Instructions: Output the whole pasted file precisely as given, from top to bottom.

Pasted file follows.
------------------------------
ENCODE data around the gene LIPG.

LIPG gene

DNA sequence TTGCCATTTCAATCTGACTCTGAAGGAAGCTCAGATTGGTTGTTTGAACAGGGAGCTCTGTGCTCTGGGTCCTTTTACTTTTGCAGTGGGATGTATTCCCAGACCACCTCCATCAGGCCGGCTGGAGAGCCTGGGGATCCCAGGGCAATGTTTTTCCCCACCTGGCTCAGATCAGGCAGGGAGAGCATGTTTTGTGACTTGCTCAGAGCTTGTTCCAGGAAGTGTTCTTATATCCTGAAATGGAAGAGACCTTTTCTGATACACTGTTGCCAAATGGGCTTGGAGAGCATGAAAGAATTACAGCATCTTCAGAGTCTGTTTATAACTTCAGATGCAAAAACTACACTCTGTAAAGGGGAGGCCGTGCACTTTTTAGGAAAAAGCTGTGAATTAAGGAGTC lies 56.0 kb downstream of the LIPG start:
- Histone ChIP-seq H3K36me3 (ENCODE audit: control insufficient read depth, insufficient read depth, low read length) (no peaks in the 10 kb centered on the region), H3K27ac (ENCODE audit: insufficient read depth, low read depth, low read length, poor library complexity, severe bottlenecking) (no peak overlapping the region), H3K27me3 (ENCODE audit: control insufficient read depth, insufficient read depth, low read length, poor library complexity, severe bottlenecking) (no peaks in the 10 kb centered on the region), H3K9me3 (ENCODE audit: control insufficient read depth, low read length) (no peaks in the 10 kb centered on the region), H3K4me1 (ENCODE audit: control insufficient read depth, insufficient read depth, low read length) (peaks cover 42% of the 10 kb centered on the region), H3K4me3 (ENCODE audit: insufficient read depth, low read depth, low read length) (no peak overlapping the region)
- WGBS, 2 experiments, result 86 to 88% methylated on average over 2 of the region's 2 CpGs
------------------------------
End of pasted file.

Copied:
ENCODE data around the gene LIPG.

LIPG gene

DNA sequence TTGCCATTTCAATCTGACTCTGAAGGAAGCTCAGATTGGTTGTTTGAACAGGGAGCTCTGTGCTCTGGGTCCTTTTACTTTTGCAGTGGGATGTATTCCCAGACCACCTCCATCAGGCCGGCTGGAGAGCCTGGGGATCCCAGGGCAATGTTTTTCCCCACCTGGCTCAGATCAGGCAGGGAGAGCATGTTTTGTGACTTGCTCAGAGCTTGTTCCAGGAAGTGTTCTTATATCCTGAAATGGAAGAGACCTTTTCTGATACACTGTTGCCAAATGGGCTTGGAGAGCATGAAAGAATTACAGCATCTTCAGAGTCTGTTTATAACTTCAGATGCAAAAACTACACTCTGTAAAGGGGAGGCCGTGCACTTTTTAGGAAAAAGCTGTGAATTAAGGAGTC lies 56.0 kb downstream of the LIPG start:
- Histone ChIP-seq H3K36me3 (ENCODE audit: control insufficient read depth, insufficient read depth, low read length) (no peaks in the 10 kb centered on the region), H3K27ac (ENCODE audit: insufficient read depth, low read depth, low read length, poor library complexity, severe bottlenecking) (no peak overlapping the region), H3K27me3 (ENCODE audit: control insufficient read depth, insufficient read depth, low read length, poor library complexity, severe bottlenecking) (no peaks in the 10 kb centered on the region), H3K9me3 (ENCODE audit: control insufficient read depth, low read length) (no peaks in the 10 kb centered on the region), H3K4me1 (ENCODE audit: control insufficient read depth, insufficient read depth, low read length) (peaks cover 42% of the 10 kb centered on the region), H3K4me3 (ENCODE audit: insufficient read depth, low read depth, low read length) (no peak overlapping the region)
- WGBS, 2 experiments, result 86 to 88% methylated on average over 2 of the region's 2 CpGs